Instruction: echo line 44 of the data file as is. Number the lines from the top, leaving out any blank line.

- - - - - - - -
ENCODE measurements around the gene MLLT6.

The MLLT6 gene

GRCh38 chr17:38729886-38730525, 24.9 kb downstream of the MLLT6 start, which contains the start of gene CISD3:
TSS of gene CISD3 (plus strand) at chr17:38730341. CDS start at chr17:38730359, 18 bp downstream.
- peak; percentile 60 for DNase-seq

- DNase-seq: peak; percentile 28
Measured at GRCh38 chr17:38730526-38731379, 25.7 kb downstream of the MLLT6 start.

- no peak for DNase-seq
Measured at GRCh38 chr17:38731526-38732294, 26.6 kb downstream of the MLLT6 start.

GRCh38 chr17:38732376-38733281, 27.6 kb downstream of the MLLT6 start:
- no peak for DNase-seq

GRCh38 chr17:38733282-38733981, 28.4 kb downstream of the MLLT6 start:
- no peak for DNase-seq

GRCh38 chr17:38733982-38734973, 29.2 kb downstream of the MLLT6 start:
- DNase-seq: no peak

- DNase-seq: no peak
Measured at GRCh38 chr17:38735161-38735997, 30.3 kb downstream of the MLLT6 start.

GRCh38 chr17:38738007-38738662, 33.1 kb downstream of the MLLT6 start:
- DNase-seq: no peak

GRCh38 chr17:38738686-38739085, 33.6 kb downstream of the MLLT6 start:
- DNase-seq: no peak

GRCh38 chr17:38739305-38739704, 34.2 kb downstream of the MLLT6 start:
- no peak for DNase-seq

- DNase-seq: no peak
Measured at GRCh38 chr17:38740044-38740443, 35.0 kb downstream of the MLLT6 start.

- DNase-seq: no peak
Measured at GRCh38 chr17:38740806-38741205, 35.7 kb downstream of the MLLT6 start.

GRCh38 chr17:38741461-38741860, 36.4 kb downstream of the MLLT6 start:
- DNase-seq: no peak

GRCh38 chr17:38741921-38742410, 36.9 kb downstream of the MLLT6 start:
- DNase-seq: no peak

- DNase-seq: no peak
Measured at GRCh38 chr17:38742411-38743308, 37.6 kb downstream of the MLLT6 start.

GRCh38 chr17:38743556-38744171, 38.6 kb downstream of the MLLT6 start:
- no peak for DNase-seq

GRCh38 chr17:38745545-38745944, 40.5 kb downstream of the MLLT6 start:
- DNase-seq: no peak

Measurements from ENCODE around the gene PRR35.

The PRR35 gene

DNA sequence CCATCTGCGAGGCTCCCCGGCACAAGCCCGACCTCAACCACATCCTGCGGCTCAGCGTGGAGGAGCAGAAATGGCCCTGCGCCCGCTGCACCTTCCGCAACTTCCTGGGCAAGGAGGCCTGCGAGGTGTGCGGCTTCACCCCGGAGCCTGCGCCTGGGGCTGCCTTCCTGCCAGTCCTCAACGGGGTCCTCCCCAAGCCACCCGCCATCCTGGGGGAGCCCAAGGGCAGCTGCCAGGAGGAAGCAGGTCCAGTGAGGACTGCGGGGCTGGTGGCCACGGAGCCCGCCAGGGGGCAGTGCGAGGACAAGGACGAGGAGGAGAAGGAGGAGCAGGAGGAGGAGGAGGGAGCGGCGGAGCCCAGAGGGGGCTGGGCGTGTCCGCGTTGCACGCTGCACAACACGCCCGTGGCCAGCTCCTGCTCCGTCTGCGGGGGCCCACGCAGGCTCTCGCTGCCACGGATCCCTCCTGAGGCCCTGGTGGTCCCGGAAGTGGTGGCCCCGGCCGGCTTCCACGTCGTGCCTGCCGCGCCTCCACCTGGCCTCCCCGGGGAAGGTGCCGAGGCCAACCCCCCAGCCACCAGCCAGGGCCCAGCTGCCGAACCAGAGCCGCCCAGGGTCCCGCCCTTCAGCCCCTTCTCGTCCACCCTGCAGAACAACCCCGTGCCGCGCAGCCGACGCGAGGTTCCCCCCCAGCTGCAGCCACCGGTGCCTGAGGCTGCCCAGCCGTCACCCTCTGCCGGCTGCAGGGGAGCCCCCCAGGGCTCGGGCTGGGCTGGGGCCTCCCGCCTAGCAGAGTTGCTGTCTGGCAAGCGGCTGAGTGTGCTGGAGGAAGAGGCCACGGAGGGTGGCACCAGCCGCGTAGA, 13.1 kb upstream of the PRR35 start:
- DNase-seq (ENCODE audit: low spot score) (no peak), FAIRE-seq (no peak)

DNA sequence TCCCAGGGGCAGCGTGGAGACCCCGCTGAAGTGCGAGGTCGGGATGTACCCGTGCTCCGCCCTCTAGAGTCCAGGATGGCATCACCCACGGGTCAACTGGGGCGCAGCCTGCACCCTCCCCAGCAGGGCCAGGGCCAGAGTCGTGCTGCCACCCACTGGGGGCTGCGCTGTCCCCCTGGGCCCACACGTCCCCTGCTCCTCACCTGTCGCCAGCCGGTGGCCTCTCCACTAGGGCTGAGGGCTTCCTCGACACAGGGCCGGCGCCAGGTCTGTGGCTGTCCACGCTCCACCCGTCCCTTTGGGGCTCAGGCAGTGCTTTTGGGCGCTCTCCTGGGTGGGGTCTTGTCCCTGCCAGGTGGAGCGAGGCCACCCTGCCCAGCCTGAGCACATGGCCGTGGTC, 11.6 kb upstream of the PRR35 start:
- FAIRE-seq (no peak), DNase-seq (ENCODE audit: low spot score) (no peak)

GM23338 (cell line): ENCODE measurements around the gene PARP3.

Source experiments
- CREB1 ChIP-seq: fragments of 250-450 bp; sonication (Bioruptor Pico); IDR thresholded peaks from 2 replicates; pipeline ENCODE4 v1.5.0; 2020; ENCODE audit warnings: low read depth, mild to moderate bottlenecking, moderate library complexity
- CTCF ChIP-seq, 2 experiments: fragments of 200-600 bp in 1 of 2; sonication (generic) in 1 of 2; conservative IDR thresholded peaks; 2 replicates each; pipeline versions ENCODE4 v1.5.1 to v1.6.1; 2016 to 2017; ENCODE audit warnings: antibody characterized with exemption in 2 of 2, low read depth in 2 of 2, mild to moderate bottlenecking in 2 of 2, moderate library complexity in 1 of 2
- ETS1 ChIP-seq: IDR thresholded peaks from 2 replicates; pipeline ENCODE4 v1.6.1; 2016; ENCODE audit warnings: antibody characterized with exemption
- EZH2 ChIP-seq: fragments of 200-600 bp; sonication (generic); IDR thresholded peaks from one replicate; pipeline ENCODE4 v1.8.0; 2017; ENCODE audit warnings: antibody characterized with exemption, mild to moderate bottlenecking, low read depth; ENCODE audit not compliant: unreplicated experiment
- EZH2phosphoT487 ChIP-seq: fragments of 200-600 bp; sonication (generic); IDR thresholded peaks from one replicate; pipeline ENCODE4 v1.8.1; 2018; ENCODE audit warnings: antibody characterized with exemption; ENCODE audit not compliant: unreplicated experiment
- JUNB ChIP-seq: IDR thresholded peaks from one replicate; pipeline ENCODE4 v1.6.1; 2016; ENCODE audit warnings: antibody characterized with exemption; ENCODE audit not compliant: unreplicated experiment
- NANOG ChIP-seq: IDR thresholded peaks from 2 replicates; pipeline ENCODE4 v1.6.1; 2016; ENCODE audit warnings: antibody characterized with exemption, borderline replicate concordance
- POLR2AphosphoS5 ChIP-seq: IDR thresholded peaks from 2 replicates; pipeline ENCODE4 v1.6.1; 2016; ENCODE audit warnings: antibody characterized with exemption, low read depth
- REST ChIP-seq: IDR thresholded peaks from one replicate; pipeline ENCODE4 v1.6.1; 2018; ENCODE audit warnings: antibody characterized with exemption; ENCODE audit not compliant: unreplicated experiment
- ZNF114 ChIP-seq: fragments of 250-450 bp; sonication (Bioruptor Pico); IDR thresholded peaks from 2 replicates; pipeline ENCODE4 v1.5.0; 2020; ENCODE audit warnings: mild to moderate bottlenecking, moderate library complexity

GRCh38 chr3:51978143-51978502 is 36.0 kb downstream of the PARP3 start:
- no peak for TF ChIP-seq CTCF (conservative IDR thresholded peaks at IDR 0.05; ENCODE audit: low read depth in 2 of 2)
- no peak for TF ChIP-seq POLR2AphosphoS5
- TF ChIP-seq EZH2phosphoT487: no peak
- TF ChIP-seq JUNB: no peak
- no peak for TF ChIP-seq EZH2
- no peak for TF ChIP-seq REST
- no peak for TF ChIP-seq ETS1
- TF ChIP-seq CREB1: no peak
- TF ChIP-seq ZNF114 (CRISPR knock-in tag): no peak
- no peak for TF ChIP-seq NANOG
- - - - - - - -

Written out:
GM23338 (cell line): ENCODE measurements around the gene PARP3.